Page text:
Three Key EEO Cases to Watch on the SCOTUS Docket This Term

The Supreme Court is set to weigh in on several key questions for employers this term related to employee discrimination.  When does an employer have to accommodate a pregnant employee?  How about a job applicant who wears a head scarf in an interview but does not make it clear she is doing so for religious reasons and needs an accommodation?  Can a court decide whether the EEOC has done enough to resolve your case?  Here are three key EEO cases to keep your eye on in the coming months.

1. When Must Employers Accommodate Pregnant Employees?

In Young v. United Parcel Serv., Inc., U.S., No. 12-1226, the high Court will review whether the Pregnancy Discrimination Act of 1978 (“PDA”) requires an employer to accommodate pregnant employees when it accommodates similarly disabled non-pregnant employees.

Peggy Young, a UPS delivery driver, asked for a light duty assignment after her doctor said she should not lift more than 20 pounds for the first 20 weeks of her pregnancy and not more than 10 pounds thereafter.  UPS offered light duty only to employees with on-the-job injuries, employees accommodated under the ADA, or certain employees who temporarily lost certification from the Department of Transportation.  Because she did not fall into one of these three categories, Young was ineligible under UPS’s accommodation policy.  She sued, arguing, among other things, that offering light duty work to some employees but not pregnant employees violated the PDA’s requirement to treat pregnant employees the same “as other persons not so affected but similar in their ability or inability to work.”

The Fourth Circuit held that Young failed to establish that similarly situated employees received more favorable treatment and that the light duty policy was “pregnancy blind.”  Young appealed, arguing that under the PDA, she (and other pregnant employees) should be compared to non-pregnant employees who have lifting restrictions and are accommodated under the company’s policy—not to non-pregnant workers who are not accommodated.

Young filed her brief on September 4, 2014.  UPS’s brief is due October 24, 2014.  Oral argument is scheduled for December 3, 2014.  The Fourth Circuit opinion can be found here.  For more on this case, see our July 15, 2014 blog post here.

2. Is Wearing a Head Scarf in an Interview Enough Notice of the Need to Provide Religious Accommodation?  

In EEOC v. Abercrombie & Fitch Stores, Inc., U.S., No. 14-86, the Court will determine whether Abercrombie can be liable under Title VII for refusing to hire a job applicant who wore a hijab in her job interview but did not explicitly say that it was for her religion and did not ask for an accommodation.

Abercrombie’s dress policy required employees to dress “in clothing that is consistent with the kinds of clothing that Abercrombie sells in its stores” and prohibits employees from wearing black clothing and “caps.”  In 2008, Samantha Elauf, a practicing Muslim, applied for a model position at Abercrombie and wore a hijab during the interview.  The hiring manager reduced Elauf’s score in the appearance category because of her hijab, which brought her overall score below the hiring level.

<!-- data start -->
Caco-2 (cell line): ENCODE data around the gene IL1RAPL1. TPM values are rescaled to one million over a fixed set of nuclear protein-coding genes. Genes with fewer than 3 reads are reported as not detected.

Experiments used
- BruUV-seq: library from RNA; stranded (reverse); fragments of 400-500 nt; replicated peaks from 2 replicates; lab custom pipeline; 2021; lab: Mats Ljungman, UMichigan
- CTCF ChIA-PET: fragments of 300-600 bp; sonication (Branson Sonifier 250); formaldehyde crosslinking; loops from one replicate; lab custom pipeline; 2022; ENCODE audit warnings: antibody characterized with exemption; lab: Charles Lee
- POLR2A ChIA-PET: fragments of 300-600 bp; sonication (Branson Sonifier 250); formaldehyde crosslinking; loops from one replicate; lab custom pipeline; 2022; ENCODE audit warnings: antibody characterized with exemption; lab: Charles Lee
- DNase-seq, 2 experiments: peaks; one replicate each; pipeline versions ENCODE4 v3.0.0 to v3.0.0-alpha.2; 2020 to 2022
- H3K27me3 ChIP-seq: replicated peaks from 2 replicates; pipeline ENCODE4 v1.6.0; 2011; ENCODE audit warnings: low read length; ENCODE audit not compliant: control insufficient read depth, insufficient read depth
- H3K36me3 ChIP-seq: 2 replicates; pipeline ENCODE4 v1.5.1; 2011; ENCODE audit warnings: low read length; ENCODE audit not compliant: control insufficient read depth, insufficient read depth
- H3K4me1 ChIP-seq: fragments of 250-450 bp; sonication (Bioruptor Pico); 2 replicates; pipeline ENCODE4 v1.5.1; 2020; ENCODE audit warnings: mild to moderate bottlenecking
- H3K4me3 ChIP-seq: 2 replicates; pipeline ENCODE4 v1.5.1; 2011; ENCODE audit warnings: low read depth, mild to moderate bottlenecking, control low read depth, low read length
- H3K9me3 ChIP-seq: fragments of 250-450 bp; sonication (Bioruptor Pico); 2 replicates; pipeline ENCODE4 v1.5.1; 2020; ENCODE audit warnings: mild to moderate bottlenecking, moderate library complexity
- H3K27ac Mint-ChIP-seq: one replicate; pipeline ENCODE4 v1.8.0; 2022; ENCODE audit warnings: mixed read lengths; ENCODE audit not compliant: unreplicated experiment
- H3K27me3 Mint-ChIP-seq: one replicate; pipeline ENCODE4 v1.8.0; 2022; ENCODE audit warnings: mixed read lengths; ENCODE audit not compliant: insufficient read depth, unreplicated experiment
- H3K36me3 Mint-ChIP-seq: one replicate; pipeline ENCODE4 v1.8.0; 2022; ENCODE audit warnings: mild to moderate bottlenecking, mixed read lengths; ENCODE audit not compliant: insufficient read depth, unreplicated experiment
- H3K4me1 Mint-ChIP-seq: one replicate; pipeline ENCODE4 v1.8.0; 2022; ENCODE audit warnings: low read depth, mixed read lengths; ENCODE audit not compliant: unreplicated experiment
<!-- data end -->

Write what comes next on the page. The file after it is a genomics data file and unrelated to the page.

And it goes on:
The Tenth Circuit held that Abercrombie was not liable for failing to accommodate Elauf’s religion because she never told Abercrombie prior to its hiring decision that she wore her hijab for religious reasons.  Nor did she tell Abercrombie that she needed an accommodation to avoid a conflict with the company’s dress policy.  Thus, the court granted summary judgment for Abercrombie.

The Supreme Court granted the petition for review on October 2, 2014.  EEOC’s brief is due November 26, 2014, and Abercrombie’s brief is due January 15, 2014.  The Supreme Court has not yet set a date for oral argument.   The Tenth Circuit opinion can be found here.

3. Can Courts Evaluate Whether the EEOC Has Done Enough to Resolve Your Case?

In Mach Mining LLC v. EEOC, U.S., No. 13-1019, the Court is expected to decide whether courts can review the adequacy of the EEOC’s pre-litigation settlement and conciliation efforts as required under Title VII.  In 2013, the Seventh Circuit ruled that the EEOC’s conciliation efforts are not reviewable, even though every other federal circuit to consider the issue has disagreed, with many requiring that the agency meet a “good faith” effort standard.

In 2008, the EEOC investigated a charge of gender discrimination against Mach Mining and determined that there was reasonable cause to believe the company had discriminated against a class of female job applicants.  The EEOC notified the company of its intention to begin informal conciliation in late 2010.  The parties attempted to negotiate a settlement but could not reach agreement.   In September 2011, the EEOC notified Mach Mining that it considered the conciliation process unsuccessful and filed a complaint in district court.

The EEOC moved for summary judgment solely on issue of whether, as a matter of law, an alleged failure to conciliate is an affirmative defense to its suit for unlawful discrimination.  The district court denied the EEOC’s motion, and held that court should evaluate conciliation to the extent needed to “determine whether the EEOC made a sincere and reasonable effort to negotiate.”  The Seventh Circuit reversed, holding that if the EEOC has pled on the face of its complaint that it complied with all procedures required under Title VII and the relevant documents are factually sufficient, the court’s review of those procedures is satisfied.

Mach Mining filed its brief on September 4, 2014.  The EEOC’s brief is due October 27, 2014. The Supreme Court has not yet set a date for oral argument.   The Seventh Circuit opinion can be found here. For more on this case, see our April 8, 2014 blog post here.